WASHINGTON, D.C., November 23, 2004, Friends
of the Earth: A new policy to be published
tomorrow in the Federal Register by the US Food and
Drug Administration (FDA) would allow contamination
of the American food supply with experimental genetically
engineered (GE) material that escapes from GE crop test
plots . The policy sets out loose "safety assessment"
guidelines under which companies may voluntarily consult
with the FDA to have their experimental biotech traits
deemed "acceptable" as contaminants in food.
"With this policy, the government is condoning
the contamination of our food and seed supply with genetic
material from thousands of biotech crop experiments,"
said Bill Freese, a research analyst with Friends of
Government records reveal that over 40,000 separate
GE crop field tests have been authorized on over half
a million acres since 1987 in the US. Roughly 1,000
field trial authorizations are currently in effect,
spanning over 56,000 acres.
"FDA's new proposal has nothing to do with food
safety, it's designed to provide biotech companies with
legal cover for contaminating the food supply with experimental
biotech traits," said Freese.
FDA's proposed "safety assessment" is based
on paperwork and two inadequate tests that FDA estimates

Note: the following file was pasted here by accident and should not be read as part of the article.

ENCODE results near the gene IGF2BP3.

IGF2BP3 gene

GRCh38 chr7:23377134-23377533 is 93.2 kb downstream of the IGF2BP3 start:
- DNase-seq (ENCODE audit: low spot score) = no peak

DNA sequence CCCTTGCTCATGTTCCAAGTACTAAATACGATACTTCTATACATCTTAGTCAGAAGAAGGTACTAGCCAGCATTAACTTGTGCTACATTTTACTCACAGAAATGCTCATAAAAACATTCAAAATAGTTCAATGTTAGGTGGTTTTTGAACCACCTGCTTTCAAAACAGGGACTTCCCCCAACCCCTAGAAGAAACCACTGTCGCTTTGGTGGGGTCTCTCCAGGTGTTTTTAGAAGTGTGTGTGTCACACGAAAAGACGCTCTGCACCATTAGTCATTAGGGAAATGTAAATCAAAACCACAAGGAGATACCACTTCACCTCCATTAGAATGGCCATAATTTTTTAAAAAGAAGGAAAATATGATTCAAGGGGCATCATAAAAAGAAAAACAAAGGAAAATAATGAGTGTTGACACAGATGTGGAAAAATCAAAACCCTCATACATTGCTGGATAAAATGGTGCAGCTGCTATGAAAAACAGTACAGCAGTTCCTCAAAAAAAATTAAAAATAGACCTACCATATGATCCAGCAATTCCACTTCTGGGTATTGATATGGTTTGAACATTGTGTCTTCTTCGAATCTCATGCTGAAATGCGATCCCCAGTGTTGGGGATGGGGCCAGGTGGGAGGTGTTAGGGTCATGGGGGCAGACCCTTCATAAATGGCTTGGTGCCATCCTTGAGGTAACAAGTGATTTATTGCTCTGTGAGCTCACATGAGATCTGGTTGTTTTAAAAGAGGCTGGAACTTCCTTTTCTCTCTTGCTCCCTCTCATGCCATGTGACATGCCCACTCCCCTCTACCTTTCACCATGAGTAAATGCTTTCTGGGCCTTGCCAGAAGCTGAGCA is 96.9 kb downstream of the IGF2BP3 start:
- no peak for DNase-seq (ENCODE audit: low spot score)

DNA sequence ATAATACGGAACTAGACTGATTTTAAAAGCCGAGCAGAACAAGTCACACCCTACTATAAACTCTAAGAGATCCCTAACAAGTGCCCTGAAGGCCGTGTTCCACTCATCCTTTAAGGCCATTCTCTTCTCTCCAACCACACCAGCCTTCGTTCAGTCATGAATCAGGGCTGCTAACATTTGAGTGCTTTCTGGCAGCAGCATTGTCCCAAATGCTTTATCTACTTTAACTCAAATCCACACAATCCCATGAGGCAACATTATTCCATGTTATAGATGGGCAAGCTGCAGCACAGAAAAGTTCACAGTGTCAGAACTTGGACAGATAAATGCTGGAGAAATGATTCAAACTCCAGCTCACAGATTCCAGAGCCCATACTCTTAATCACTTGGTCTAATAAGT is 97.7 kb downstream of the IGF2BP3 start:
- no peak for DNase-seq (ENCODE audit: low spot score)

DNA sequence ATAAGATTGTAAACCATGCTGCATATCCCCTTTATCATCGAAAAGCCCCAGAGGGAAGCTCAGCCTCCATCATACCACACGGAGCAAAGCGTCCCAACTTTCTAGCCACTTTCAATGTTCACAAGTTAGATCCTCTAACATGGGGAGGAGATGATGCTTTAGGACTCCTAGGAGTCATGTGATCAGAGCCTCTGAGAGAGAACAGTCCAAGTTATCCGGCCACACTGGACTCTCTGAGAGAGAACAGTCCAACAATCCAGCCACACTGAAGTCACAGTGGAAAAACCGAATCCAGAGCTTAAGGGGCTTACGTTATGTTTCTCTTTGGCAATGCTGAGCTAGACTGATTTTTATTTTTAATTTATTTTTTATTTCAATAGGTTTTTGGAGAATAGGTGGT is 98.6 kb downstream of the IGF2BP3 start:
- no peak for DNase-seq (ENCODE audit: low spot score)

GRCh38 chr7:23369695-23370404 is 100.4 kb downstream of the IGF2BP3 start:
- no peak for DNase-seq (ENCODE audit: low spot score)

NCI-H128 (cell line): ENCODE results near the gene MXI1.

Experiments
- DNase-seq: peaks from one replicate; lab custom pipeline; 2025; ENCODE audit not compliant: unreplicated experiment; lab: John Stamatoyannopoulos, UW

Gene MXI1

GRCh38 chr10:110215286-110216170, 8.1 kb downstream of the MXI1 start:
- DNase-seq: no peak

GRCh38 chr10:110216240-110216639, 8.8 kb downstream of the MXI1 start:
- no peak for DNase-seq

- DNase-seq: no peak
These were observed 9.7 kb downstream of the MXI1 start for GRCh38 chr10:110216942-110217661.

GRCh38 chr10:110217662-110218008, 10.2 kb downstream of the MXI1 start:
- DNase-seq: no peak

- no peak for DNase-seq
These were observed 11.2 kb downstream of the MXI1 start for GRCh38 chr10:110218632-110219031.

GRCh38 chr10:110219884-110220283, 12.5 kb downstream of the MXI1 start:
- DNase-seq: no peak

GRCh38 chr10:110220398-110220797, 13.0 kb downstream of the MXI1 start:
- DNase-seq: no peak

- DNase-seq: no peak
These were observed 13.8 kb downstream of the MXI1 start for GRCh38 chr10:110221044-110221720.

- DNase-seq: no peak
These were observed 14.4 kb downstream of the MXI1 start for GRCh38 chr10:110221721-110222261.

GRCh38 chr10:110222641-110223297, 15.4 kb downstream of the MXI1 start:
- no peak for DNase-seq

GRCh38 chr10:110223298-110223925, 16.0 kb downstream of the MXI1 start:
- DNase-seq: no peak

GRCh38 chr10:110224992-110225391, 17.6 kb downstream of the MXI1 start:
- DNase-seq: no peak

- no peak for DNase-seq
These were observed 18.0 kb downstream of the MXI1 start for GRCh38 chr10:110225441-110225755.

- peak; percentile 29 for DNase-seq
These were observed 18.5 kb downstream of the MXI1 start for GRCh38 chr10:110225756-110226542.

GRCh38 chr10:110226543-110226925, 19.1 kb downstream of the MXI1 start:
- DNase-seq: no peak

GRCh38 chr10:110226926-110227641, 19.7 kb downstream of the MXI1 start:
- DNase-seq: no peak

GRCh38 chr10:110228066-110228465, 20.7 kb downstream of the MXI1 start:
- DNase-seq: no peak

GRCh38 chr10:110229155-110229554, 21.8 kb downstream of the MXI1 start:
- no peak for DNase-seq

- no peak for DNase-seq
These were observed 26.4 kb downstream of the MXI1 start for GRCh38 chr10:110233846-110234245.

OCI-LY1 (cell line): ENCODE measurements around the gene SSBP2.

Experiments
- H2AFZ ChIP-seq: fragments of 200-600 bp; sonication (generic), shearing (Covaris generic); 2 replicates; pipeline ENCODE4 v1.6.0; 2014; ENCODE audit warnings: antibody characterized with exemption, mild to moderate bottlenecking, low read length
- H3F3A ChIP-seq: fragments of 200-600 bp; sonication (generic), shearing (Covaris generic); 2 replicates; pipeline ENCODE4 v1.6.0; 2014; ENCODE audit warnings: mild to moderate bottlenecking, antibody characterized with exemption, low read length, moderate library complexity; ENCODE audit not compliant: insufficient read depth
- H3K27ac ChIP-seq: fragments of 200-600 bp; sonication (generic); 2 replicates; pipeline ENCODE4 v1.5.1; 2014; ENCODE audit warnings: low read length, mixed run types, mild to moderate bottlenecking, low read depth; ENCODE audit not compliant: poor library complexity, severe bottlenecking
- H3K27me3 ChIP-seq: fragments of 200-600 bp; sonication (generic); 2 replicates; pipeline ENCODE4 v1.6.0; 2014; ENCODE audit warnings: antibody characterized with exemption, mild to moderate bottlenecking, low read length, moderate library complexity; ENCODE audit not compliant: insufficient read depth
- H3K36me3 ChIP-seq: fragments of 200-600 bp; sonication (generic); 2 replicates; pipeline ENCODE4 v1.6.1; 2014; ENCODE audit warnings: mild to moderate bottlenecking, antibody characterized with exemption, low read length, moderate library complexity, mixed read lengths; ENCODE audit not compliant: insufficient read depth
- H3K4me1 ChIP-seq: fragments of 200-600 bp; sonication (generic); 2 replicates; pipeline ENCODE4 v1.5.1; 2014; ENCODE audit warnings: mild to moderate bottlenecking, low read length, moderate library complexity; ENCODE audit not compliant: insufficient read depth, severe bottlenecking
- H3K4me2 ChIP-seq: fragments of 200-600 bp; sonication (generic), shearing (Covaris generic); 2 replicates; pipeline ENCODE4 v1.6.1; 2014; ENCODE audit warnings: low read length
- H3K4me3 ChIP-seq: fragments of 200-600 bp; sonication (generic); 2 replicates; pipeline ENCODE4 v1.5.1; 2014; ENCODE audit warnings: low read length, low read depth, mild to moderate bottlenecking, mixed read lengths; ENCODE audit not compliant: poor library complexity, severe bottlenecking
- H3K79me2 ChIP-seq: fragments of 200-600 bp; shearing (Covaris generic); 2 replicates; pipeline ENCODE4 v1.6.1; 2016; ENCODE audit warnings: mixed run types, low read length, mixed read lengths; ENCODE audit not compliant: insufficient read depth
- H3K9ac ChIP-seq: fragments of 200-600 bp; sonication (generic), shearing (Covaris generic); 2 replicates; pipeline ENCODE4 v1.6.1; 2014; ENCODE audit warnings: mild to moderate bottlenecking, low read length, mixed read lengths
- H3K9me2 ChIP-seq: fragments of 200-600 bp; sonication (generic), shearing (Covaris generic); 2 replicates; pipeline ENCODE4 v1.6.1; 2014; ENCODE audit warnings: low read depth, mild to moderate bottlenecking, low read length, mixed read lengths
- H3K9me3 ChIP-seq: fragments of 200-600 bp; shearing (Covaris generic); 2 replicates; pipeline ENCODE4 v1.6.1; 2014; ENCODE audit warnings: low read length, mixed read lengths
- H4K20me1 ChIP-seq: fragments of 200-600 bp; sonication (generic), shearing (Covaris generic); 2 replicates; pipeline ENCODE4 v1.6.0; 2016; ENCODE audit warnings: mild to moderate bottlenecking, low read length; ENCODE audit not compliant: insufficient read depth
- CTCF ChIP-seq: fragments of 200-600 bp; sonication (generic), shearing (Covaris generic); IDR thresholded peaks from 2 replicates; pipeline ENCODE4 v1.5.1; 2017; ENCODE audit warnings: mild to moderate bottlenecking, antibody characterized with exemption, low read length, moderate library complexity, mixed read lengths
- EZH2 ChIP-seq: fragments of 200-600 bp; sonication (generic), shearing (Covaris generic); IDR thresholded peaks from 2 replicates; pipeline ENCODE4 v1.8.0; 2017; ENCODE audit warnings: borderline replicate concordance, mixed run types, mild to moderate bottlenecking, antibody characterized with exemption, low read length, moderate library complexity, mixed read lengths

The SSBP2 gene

will take companies just 20 hours to complete. The proposed
review does not involve safety tests in animals, and
it excludes testing for unintended effect caused by
genetic engineering. It also sets no limits on the amount
of contamination allowed in foods.
The field tests include crops genetically engineered
for herbicide or insect resistance, altered nutritional
properties for use as animal feed, and sterile pollen
or seeds. Others are engineered to produce pharmaceuticals
or anti-fungal compounds that resemble proteins that
cause food allergies.
"Nearly half the genes in experimental biotech
crops in the ground right now are kept confidential
as trade secrets of the biotech companies," said
Government data compiled by Friends of the Earth reveals
that 47% of the genes in current field trials are listed
as "confidential business information."
The FDA's proposal comes in response to a 2002 directive
from the Bush Administration. FDA Commissioner Lester
Crawford described it as "a high priority for the
Administration and the industry, to enhance public confidence,
avoid product recalls, and provide an international
model" for similar policies around the world .
The US biotechnology and grain industries are calling
on the US government to "vigorously promote global
adoption" of similar rules .
In January, the US Dept. of Agriculture proposed a
similar policy for its sphere of GE crop regulation
(plant pest risks). The Environmental Protection Agency
(EPA) is expected to issue a corresponding proposal
applicable to pesticide-producing GE crops in the near